Posts Tagged how to pace a novel

On interrupting the story for your brilliant philosophical ideas

I’ve had this interesting question:

My novel has plenty of story and character development but certain parts depend on the brilliance of the ideas the characters discuss. Some readers have said they could do without those parts, but others have told me they love the ideas. 

Are you an editor who worships storytelling above all else and can’t stand portions of a book that slow things down? Or one who likes thought-provoking portions of a book even if they detract from the action?

Simon

Hello Simon

What a provocative, chewy – and useful – question.

Every editor has a different idea of storytelling, pace, tolerance for philosophical materials that aren’t plot etc. So does every writer; so does every reader. This is my personal take.

Having said that, I’ve edited a lot of novels that do this, where the action seems to stop so that the reader can be given a lecture, where the characters appear to be mouthpieces for a philosophical or moral argument. I don’t think it works. I find it pushes me out of the characters’ world and makes me disengage.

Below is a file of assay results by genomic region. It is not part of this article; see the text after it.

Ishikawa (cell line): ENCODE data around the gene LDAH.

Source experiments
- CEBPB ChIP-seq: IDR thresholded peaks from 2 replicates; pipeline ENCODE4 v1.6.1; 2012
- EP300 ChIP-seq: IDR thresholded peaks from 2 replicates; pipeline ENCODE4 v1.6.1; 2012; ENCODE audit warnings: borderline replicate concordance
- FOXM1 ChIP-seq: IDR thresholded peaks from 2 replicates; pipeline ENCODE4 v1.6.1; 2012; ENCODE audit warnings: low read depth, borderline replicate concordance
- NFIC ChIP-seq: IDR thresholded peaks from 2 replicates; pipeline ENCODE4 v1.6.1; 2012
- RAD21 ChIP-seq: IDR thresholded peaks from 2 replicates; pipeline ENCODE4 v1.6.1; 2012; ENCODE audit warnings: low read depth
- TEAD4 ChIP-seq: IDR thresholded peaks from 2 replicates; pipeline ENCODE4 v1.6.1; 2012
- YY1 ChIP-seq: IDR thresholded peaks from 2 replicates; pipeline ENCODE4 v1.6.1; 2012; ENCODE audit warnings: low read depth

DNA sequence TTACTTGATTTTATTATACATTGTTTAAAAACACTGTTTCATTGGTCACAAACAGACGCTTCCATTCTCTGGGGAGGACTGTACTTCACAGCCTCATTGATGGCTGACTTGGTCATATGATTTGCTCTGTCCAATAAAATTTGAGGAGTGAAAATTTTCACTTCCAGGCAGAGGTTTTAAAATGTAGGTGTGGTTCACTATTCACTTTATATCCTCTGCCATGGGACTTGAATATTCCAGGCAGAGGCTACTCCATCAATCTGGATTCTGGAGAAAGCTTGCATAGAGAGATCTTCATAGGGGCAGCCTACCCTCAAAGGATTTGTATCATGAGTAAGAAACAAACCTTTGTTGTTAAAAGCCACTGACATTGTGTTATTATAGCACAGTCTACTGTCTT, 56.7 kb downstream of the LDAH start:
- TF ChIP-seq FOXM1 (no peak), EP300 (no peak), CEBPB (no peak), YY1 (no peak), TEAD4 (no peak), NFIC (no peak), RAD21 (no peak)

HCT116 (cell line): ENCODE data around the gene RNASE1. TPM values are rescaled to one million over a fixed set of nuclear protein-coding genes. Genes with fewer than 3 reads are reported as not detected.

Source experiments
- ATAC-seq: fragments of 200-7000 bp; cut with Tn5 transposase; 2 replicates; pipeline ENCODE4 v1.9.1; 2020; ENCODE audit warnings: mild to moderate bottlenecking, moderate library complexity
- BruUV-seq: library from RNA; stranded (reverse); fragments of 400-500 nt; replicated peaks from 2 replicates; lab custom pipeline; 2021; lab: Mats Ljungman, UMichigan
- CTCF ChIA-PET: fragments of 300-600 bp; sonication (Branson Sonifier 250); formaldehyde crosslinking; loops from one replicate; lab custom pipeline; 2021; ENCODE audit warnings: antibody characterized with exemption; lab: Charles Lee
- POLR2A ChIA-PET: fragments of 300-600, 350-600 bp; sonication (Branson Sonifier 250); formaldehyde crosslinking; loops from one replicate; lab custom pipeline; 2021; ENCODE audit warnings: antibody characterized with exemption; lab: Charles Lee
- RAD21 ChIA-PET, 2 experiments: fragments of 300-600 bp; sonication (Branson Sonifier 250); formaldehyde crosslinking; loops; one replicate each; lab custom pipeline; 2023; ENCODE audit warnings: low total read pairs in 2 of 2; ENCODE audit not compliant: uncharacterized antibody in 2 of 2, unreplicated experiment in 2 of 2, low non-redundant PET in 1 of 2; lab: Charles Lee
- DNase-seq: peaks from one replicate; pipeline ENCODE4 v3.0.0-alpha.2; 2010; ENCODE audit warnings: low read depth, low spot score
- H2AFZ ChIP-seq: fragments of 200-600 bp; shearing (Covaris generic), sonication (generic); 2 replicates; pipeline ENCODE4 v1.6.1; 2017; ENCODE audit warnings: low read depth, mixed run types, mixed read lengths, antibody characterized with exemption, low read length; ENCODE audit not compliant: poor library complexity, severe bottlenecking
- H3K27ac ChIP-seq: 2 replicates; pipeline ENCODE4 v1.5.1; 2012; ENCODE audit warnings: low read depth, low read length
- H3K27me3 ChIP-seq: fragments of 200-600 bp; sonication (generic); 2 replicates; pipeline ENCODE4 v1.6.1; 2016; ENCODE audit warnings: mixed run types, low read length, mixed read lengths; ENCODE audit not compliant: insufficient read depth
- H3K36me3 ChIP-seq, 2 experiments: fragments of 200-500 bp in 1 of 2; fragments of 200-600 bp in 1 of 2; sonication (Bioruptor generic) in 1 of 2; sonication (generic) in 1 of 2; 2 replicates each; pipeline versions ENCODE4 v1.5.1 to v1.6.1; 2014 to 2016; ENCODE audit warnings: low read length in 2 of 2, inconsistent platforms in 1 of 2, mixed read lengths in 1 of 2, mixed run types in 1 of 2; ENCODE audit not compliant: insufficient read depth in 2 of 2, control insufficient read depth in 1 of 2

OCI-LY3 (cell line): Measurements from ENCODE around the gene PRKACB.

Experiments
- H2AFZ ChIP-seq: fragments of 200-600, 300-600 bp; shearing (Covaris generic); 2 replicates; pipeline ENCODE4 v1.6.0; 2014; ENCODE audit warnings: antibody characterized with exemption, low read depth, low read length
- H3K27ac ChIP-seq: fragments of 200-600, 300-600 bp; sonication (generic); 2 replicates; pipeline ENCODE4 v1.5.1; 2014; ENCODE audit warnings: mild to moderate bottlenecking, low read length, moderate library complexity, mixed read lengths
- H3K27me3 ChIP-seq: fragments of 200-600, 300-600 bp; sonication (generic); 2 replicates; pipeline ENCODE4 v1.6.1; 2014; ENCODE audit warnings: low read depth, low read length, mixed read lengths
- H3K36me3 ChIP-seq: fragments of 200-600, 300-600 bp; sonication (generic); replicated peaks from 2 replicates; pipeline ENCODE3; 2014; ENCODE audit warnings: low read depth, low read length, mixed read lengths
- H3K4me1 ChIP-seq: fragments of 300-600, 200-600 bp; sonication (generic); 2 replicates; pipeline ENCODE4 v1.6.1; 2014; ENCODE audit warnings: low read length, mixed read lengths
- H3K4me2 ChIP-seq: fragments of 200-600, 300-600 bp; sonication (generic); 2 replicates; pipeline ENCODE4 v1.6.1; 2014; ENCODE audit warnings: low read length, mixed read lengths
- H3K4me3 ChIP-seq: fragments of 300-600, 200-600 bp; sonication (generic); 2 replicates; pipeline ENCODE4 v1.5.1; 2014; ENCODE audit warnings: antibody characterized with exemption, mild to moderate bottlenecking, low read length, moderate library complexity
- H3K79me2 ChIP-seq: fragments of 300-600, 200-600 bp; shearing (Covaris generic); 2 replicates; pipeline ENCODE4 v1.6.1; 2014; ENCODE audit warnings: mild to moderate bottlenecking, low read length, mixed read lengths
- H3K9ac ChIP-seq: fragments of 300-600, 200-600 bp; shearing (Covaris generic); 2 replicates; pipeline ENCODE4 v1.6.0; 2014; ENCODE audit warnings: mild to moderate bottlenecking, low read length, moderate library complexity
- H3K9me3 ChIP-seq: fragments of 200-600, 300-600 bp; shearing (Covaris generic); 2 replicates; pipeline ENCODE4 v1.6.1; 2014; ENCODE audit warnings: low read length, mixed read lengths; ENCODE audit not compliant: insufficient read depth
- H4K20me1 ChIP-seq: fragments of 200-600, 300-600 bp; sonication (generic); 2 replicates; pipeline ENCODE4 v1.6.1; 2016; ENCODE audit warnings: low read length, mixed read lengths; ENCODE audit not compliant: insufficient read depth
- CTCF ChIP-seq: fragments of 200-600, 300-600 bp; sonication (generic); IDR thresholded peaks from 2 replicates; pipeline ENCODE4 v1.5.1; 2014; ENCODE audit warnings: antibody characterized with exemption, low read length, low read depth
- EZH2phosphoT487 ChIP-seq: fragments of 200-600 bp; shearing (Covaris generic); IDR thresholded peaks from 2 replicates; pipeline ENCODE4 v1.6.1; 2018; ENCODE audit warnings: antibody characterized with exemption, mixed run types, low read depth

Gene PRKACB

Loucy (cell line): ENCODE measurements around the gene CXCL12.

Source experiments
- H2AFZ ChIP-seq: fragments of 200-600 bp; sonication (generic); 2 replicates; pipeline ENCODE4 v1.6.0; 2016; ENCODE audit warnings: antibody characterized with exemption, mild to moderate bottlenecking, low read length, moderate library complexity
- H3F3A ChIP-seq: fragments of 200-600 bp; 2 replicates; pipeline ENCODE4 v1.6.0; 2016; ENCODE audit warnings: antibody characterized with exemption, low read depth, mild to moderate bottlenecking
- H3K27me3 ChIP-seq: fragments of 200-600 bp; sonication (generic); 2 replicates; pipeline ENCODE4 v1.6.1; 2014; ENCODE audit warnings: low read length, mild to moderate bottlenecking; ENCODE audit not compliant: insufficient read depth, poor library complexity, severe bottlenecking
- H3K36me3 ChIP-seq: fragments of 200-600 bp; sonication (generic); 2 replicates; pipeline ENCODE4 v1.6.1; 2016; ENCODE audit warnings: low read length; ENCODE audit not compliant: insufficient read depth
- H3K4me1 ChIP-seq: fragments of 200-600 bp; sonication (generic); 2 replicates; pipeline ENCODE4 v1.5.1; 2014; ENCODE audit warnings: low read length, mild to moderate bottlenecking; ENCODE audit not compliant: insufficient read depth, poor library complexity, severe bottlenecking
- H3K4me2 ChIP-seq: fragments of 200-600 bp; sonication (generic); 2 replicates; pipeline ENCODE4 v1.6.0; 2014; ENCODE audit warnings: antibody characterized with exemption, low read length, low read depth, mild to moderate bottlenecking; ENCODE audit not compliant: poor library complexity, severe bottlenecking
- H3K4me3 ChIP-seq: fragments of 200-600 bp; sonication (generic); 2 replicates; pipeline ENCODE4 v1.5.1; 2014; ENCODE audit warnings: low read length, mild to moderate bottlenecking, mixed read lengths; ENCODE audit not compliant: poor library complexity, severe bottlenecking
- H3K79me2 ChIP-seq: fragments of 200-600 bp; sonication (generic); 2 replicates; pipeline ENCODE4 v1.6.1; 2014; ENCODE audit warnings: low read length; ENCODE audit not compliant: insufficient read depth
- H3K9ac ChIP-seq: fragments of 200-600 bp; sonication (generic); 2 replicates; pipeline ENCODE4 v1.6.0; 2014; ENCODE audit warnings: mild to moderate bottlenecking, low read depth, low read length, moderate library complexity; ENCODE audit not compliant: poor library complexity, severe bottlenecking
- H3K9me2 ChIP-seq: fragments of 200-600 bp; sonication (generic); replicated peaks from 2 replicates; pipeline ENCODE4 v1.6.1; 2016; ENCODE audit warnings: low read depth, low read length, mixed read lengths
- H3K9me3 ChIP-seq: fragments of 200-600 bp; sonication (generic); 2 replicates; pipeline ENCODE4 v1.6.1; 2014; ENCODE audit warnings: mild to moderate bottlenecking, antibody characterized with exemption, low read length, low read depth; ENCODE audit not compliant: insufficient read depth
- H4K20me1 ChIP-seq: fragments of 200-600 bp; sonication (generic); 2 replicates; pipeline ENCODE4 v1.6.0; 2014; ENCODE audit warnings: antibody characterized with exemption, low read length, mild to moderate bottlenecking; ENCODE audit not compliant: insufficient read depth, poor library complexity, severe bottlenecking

Storytelling

You ask an interesting question about storytelling. Storytelling is much more than plot actions. It’s also your voice, the things you direct the reader to be interested in. Usually this is by sleight of hand, and by involving the reader in the hearts of the characters.

Pace

You speak of slowing a novel down, as if slow is bad. But not all parts of a novel have to move fast. Sometimes a slow passage is very welcome. Sometimes an entire book should be mostly slow, because that suits the material – especially for very interior books where we savour the detail.

Pace is not necessarily about being fast, although a well-paced book will hold your attention so well that hours will pass without you realising.

Pace is about balancing faster and slower, about judging what will keep your reader’s attention. It’s about judging what’s right for the tone and mood of the book. it’s also about balancing light and shade – humour and optimism versus darkness and peril or tragedy.